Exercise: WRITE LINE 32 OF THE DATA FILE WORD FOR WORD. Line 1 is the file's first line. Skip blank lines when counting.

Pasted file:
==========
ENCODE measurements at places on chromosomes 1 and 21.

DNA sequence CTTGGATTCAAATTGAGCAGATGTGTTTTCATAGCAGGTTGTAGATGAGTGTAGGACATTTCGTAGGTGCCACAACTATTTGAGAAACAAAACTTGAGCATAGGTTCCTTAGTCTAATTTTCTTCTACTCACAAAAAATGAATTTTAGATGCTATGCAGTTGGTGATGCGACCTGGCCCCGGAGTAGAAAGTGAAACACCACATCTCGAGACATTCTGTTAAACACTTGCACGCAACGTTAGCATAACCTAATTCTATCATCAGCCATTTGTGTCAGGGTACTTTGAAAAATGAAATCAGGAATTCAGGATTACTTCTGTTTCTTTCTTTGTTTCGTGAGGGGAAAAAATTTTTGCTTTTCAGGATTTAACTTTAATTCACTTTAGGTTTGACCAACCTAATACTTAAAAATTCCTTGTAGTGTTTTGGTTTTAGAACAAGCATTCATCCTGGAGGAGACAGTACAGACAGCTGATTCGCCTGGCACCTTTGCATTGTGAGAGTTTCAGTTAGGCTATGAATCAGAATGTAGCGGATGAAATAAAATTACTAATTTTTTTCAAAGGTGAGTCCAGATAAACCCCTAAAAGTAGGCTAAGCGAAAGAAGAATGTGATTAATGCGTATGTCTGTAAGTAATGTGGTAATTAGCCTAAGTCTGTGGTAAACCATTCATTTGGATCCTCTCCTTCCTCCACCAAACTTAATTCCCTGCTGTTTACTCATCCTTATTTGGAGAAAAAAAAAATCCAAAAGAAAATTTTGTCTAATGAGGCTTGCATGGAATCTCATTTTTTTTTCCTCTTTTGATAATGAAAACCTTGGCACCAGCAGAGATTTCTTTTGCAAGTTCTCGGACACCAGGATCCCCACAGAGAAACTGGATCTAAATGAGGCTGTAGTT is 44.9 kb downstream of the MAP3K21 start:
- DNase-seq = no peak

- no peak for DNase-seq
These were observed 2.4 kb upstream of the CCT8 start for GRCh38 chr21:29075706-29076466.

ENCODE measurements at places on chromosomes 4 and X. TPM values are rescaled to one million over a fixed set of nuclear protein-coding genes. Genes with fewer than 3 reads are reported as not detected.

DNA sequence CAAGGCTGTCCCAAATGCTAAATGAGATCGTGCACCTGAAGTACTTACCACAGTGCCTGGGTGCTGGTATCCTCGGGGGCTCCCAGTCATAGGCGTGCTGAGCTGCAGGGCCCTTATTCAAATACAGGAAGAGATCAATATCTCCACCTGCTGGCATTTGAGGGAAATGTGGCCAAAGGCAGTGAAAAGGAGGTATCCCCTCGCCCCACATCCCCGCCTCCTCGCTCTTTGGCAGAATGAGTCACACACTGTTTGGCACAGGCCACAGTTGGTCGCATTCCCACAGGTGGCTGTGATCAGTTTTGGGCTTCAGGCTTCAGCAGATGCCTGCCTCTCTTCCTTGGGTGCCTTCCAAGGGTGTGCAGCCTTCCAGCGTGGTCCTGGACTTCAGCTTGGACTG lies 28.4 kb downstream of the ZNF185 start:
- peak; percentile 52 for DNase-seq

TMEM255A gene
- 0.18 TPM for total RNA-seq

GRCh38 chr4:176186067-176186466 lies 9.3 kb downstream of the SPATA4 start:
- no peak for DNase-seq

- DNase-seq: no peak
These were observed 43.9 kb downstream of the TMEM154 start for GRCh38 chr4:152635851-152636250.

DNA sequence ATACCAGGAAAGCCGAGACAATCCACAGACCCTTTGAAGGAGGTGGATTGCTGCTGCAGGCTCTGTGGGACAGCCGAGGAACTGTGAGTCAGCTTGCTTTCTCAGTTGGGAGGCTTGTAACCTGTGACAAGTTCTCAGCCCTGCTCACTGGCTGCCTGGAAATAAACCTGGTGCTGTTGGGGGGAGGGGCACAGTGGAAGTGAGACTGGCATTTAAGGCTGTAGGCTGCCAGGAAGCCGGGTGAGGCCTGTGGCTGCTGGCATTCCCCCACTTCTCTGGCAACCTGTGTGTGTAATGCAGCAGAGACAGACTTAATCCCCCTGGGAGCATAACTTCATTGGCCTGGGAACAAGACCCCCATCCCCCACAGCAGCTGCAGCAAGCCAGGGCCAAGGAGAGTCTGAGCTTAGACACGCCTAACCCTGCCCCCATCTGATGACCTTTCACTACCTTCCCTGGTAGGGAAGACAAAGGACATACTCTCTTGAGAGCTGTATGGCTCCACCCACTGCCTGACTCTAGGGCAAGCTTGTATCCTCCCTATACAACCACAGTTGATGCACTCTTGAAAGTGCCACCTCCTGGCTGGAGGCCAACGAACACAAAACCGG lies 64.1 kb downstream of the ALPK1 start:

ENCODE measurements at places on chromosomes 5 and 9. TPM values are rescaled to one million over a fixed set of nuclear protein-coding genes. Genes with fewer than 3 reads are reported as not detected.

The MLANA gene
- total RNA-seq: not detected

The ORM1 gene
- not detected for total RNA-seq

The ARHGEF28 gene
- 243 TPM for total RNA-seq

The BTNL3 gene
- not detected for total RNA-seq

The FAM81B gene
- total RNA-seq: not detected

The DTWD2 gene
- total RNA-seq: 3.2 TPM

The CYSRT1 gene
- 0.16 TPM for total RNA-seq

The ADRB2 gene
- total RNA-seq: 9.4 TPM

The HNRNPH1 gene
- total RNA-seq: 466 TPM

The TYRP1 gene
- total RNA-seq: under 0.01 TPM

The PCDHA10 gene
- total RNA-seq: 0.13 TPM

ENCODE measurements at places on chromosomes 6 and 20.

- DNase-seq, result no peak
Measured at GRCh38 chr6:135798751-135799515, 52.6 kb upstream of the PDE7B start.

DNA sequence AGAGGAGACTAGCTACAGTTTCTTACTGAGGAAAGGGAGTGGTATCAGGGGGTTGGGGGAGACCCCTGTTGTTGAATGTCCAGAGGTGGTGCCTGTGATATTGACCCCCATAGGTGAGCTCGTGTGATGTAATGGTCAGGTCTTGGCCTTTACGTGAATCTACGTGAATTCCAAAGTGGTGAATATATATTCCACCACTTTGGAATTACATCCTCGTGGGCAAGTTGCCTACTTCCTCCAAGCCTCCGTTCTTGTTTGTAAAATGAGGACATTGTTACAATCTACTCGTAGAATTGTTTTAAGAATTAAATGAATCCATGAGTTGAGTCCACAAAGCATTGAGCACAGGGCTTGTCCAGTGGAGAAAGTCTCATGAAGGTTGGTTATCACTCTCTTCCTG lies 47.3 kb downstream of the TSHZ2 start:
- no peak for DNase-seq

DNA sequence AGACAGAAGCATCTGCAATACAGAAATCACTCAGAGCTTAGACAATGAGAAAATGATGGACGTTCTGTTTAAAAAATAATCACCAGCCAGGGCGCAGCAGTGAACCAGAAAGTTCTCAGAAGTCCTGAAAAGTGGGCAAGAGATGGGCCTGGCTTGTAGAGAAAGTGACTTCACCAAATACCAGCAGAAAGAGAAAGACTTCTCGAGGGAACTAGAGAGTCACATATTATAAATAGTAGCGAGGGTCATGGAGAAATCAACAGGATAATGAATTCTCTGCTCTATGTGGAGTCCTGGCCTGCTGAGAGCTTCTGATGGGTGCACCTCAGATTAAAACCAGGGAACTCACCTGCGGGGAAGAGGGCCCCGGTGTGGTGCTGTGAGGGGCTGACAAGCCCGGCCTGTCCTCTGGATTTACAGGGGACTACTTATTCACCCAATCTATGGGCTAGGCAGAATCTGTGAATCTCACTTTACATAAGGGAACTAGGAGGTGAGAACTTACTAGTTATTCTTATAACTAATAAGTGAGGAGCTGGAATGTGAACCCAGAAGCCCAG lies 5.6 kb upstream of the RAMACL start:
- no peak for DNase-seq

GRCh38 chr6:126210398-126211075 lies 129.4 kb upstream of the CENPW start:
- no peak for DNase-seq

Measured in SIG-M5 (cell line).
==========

- total RNA-seq: 9.4 TPM